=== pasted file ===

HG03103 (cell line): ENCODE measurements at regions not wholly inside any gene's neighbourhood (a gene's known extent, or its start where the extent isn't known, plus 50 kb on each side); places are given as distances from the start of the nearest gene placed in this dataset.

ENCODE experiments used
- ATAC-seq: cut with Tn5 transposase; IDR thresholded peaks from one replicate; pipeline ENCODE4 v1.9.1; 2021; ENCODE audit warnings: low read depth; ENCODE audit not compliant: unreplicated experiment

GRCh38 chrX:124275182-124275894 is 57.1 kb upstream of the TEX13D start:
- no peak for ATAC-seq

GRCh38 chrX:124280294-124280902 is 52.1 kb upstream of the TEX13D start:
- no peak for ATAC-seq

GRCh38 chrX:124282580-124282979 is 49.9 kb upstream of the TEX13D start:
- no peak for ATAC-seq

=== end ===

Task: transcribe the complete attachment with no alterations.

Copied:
HG03103 (cell line): ENCODE measurements at regions not wholly inside any gene's neighbourhood (a gene's known extent, or its start where the extent isn't known, plus 50 kb on each side); places are given as distances from the start of the nearest gene placed in this dataset.

ENCODE experiments used
- ATAC-seq: cut with Tn5 transposase; IDR thresholded peaks from one replicate; pipeline ENCODE4 v1.9.1; 2021; ENCODE audit warnings: low read depth; ENCODE audit not compliant: unreplicated experiment

GRCh38 chrX:124275182-124275894 is 57.1 kb upstream of the TEX13D start:
- no peak for ATAC-seq

GRCh38 chrX:124280294-124280902 is 52.1 kb upstream of the TEX13D start:
- no peak for ATAC-seq

GRCh38 chrX:124282580-124282979 is 49.9 kb upstream of the TEX13D start:
- no peak for ATAC-seq